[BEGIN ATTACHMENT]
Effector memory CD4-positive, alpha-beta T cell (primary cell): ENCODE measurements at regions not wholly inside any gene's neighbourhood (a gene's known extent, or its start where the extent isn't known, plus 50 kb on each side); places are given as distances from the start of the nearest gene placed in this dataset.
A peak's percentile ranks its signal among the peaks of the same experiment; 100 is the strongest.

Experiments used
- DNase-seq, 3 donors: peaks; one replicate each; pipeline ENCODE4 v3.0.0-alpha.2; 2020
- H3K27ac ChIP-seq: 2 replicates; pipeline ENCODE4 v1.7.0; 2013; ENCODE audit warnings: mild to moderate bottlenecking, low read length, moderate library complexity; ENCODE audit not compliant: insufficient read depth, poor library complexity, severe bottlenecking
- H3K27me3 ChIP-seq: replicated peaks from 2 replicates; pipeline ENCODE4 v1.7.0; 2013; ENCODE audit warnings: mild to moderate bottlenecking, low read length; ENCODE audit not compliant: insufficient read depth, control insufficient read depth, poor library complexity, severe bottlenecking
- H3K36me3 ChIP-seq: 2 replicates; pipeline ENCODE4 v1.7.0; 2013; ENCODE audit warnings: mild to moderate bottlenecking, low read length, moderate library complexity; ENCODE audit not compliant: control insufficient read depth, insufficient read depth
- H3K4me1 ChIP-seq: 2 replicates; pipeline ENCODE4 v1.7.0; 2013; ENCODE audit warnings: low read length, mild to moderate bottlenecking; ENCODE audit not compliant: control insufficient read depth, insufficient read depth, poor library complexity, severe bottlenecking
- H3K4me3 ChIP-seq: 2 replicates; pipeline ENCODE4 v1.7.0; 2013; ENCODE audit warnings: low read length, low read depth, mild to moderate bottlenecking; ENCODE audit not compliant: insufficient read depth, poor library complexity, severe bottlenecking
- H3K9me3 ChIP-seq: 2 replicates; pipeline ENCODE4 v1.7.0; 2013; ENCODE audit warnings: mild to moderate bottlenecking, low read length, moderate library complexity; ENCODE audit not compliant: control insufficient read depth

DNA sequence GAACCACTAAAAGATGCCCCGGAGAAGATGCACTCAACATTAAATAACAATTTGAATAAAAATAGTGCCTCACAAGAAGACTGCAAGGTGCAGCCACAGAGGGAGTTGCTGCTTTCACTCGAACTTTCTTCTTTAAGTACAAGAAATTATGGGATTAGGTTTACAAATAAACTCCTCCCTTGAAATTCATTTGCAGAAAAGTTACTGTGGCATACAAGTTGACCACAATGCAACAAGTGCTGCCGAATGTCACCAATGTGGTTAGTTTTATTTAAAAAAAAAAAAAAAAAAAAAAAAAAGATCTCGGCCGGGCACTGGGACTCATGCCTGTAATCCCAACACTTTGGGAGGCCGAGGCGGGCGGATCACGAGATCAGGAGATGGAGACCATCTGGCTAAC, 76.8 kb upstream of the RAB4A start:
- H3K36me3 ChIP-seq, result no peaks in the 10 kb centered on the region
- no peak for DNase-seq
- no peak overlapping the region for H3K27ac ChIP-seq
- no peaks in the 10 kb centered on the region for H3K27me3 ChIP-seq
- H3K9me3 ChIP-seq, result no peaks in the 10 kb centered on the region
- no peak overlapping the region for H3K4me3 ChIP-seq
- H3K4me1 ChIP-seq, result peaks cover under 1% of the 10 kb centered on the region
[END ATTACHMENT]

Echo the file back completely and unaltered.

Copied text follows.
Effector memory CD4-positive, alpha-beta T cell (primary cell): ENCODE measurements at regions not wholly inside any gene's neighbourhood (a gene's known extent, or its start where the extent isn't known, plus 50 kb on each side); places are given as distances from the start of the nearest gene placed in this dataset.
A peak's percentile ranks its signal among the peaks of the same experiment; 100 is the strongest.

Experiments used
- DNase-seq, 3 donors: peaks; one replicate each; pipeline ENCODE4 v3.0.0-alpha.2; 2020
- H3K27ac ChIP-seq: 2 replicates; pipeline ENCODE4 v1.7.0; 2013; ENCODE audit warnings: mild to moderate bottlenecking, low read length, moderate library complexity; ENCODE audit not compliant: insufficient read depth, poor library complexity, severe bottlenecking
- H3K27me3 ChIP-seq: replicated peaks from 2 replicates; pipeline ENCODE4 v1.7.0; 2013; ENCODE audit warnings: mild to moderate bottlenecking, low read length; ENCODE audit not compliant: insufficient read depth, control insufficient read depth, poor library complexity, severe bottlenecking
- H3K36me3 ChIP-seq: 2 replicates; pipeline ENCODE4 v1.7.0; 2013; ENCODE audit warnings: mild to moderate bottlenecking, low read length, moderate library complexity; ENCODE audit not compliant: control insufficient read depth, insufficient read depth
- H3K4me1 ChIP-seq: 2 replicates; pipeline ENCODE4 v1.7.0; 2013; ENCODE audit warnings: low read length, mild to moderate bottlenecking; ENCODE audit not compliant: control insufficient read depth, insufficient read depth, poor library complexity, severe bottlenecking
- H3K4me3 ChIP-seq: 2 replicates; pipeline ENCODE4 v1.7.0; 2013; ENCODE audit warnings: low read length, low read depth, mild to moderate bottlenecking; ENCODE audit not compliant: insufficient read depth, poor library complexity, severe bottlenecking
- H3K9me3 ChIP-seq: 2 replicates; pipeline ENCODE4 v1.7.0; 2013; ENCODE audit warnings: mild to moderate bottlenecking, low read length, moderate library complexity; ENCODE audit not compliant: control insufficient read depth

DNA sequence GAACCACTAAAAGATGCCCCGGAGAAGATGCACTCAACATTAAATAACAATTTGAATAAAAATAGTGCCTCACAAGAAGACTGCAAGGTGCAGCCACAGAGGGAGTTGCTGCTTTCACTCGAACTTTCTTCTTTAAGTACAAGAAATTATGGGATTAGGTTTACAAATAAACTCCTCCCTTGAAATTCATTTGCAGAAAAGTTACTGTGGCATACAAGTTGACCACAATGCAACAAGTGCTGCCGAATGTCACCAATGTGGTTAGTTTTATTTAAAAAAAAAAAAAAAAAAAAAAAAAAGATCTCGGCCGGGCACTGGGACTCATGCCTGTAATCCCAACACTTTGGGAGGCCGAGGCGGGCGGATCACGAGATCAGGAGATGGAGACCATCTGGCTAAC, 76.8 kb upstream of the RAB4A start:
- H3K36me3 ChIP-seq, result no peaks in the 10 kb centered on the region
- no peak for DNase-seq
- no peak overlapping the region for H3K27ac ChIP-seq
- no peaks in the 10 kb centered on the region for H3K27me3 ChIP-seq
- H3K9me3 ChIP-seq, result no peaks in the 10 kb centered on the region
- no peak overlapping the region for H3K4me3 ChIP-seq
- H3K4me1 ChIP-seq, result peaks cover under 1% of the 10 kb centered on the region